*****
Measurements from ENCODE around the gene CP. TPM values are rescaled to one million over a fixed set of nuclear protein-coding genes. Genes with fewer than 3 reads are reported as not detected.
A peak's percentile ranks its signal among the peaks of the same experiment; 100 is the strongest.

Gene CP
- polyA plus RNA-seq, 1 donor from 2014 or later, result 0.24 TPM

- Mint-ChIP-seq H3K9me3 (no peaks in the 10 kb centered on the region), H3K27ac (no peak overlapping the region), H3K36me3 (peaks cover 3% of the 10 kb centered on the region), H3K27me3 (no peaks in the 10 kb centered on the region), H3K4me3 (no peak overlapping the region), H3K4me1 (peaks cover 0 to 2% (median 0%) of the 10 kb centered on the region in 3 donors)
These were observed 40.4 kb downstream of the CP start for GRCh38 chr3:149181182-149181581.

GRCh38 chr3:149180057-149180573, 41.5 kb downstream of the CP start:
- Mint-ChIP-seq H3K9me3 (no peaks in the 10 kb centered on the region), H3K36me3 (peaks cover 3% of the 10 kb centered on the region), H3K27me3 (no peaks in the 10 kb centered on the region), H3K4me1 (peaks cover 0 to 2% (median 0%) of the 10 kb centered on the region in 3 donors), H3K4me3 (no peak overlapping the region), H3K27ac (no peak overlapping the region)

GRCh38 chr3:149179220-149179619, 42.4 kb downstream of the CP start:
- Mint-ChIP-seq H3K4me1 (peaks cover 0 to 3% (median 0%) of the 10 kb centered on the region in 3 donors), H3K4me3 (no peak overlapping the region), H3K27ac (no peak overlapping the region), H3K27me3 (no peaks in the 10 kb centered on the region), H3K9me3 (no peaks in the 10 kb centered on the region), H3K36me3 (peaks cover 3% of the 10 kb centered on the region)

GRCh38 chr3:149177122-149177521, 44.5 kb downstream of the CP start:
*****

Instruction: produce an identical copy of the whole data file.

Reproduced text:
Measurements from ENCODE around the gene CP. TPM values are rescaled to one million over a fixed set of nuclear protein-coding genes. Genes with fewer than 3 reads are reported as not detected.
A peak's percentile ranks its signal among the peaks of the same experiment; 100 is the strongest.

Gene CP
- polyA plus RNA-seq, 1 donor from 2014 or later, result 0.24 TPM

- Mint-ChIP-seq H3K9me3 (no peaks in the 10 kb centered on the region), H3K27ac (no peak overlapping the region), H3K36me3 (peaks cover 3% of the 10 kb centered on the region), H3K27me3 (no peaks in the 10 kb centered on the region), H3K4me3 (no peak overlapping the region), H3K4me1 (peaks cover 0 to 2% (median 0%) of the 10 kb centered on the region in 3 donors)
These were observed 40.4 kb downstream of the CP start for GRCh38 chr3:149181182-149181581.

GRCh38 chr3:149180057-149180573, 41.5 kb downstream of the CP start:
- Mint-ChIP-seq H3K9me3 (no peaks in the 10 kb centered on the region), H3K36me3 (peaks cover 3% of the 10 kb centered on the region), H3K27me3 (no peaks in the 10 kb centered on the region), H3K4me1 (peaks cover 0 to 2% (median 0%) of the 10 kb centered on the region in 3 donors), H3K4me3 (no peak overlapping the region), H3K27ac (no peak overlapping the region)

GRCh38 chr3:149179220-149179619, 42.4 kb downstream of the CP start:
- Mint-ChIP-seq H3K4me1 (peaks cover 0 to 3% (median 0%) of the 10 kb centered on the region in 3 donors), H3K4me3 (no peak overlapping the region), H3K27ac (no peak overlapping the region), H3K27me3 (no peaks in the 10 kb centered on the region), H3K9me3 (no peaks in the 10 kb centered on the region), H3K36me3 (peaks cover 3% of the 10 kb centered on the region)

GRCh38 chr3:149177122-149177521, 44.5 kb downstream of the CP start: